Why’s that? I countered, feeling flattered to have been pulled into their  conversation.

Because your boobies are... he tapered off verbally and instead gesticulated somewhere mid-navel section with both hands.

Wait.  What is that supposed to mean? I asked, unsure of whether or not I truly wanted to know.

Well the Girl Super Hero Action figures have boobies here, he explained, reverting back to hand gestures this time at an elevated chest level.

Yeah, his friend chimed in.

They tag teamed me.  Beautiful.

And of course, I was faced with the reality of gravity and the fact that despite my son’s misguided belief that his mother is a mere twenty-four years old (who on earth told him that?), she’s not.  One day he’ll figure out that the real action figures with perky breasts are the true twenty-four-year-olds.  Far be it from me to burst THAT bubble prematurely.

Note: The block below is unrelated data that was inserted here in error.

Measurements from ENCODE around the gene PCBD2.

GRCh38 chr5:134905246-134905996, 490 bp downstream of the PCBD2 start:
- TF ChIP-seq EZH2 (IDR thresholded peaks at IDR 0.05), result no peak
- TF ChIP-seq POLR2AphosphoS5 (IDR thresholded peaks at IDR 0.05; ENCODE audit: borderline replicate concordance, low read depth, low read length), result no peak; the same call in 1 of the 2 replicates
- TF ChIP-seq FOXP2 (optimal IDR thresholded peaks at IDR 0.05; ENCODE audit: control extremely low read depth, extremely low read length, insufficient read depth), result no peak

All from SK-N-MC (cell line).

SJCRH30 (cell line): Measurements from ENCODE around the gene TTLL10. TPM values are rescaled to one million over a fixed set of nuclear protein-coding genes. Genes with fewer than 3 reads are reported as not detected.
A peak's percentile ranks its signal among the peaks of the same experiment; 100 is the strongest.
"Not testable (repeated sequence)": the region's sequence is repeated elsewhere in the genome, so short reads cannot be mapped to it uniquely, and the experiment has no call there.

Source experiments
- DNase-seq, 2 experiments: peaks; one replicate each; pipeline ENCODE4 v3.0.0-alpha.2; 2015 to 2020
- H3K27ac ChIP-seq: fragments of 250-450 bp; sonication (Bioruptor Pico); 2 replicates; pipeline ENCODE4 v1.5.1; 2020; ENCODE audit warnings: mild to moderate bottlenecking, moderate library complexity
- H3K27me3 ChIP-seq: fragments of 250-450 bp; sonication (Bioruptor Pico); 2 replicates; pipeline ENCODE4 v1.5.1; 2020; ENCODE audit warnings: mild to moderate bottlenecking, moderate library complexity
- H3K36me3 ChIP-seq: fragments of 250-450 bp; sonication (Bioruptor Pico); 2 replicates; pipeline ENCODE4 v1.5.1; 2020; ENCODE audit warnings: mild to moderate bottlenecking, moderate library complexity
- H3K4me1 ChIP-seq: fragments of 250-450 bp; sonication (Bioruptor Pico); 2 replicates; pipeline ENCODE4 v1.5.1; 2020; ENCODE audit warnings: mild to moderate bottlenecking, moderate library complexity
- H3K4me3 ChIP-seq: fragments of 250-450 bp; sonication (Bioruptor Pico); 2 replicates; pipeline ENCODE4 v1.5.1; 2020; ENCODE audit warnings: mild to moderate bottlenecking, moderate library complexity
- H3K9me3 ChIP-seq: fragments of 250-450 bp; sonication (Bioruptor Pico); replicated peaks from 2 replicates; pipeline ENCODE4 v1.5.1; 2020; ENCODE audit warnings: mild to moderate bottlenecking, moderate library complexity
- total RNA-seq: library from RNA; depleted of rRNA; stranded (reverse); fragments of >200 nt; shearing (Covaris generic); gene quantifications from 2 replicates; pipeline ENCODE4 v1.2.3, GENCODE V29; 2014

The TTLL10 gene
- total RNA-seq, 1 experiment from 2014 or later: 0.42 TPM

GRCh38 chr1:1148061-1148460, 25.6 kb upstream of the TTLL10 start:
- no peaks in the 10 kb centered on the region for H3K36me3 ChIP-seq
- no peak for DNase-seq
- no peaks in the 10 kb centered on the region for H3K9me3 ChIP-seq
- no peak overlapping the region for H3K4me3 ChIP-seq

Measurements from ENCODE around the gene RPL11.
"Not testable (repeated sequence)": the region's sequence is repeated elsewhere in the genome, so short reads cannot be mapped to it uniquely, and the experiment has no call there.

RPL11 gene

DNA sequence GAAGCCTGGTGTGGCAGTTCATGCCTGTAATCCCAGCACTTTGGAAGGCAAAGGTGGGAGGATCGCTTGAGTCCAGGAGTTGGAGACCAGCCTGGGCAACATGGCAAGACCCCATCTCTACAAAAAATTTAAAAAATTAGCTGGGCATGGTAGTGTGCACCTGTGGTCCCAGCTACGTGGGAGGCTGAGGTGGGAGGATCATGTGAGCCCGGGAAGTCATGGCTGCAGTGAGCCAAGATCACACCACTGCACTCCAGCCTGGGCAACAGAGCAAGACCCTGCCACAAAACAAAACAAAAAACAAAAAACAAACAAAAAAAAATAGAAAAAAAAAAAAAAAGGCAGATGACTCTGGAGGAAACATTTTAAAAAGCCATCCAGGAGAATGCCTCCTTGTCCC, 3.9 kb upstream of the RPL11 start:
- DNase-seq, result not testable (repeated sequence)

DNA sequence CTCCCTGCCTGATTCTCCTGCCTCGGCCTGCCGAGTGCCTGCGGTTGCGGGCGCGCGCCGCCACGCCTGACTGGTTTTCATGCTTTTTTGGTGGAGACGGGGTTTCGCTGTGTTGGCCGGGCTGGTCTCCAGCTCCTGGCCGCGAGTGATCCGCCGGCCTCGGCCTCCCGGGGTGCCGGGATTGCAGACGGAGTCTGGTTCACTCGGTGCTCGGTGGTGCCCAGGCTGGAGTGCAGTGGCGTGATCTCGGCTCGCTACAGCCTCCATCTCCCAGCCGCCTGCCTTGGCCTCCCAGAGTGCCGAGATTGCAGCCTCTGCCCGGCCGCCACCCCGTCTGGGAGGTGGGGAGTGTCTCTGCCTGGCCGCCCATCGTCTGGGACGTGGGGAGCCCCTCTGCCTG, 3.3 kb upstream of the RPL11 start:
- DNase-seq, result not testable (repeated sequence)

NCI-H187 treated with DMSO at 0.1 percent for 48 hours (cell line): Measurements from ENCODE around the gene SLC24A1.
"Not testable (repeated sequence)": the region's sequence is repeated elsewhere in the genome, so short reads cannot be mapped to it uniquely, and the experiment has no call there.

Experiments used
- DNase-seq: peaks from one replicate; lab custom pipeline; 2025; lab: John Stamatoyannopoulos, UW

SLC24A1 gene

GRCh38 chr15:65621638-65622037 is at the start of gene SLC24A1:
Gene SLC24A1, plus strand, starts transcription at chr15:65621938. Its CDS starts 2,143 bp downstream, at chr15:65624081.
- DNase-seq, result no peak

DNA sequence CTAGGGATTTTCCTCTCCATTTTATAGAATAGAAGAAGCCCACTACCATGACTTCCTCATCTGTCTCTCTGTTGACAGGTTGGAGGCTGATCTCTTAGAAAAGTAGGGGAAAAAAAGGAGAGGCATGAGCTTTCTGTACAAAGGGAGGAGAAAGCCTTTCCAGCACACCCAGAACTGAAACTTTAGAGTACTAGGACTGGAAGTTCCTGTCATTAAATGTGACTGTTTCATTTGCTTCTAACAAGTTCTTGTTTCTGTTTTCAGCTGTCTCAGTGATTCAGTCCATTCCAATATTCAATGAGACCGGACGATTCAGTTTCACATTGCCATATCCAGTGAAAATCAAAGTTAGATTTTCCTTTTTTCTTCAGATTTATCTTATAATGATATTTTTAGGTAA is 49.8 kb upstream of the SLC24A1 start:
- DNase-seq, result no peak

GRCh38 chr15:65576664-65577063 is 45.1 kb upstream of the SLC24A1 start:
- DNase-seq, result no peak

But my god was it a hilarious moment.

Except for the tag team part.

 

Oscars Anyone? February 15, 2009

Oscars are a week from today.  I haven’t watched the ceremony in yeeeaaaarrrsss but I always follow the results.

This year, however, I’m changing it up by synching my local Israel time to U.S. ceremony time (read: It’s gonna be an over-nighter Sunday) to watch it live.  I admit: I’m a sucker for the red carpet, the hoopla, the speeches, the controversy and I particularly love seeing trailers from the contenders.

This year I have selfish interests at heart as well: I want to see if Israel’s nominated entry Waltz with Bashir wins in the Best Foreign Language Film category.

I FINALLY got around to seeing Waltz this weekend.  And it far exceeded my expectations.  The use of animation was really apt on many levels.  Also, because the subject matter it addresses has been so very controversial for so long, the film was quite poignant.

Because Director Ari Folman’s animation is a personal testimony to one of the major events that happened in Israel’s 1982 Lebanon War/Invasion, it is tough to dispute what some have denied vis a vis Israel’s role in that event.  I’m being vague, I know.  I don’t want to spoil it.

Watch the trailer.  French Foreign Film Contender The Class also looks quite good  – haven’t seen it yet.   I’d say it’s between the two.  But Waltz With Bashir’s timing in terms of what we just saw happen in Gaza may give Folman the edge…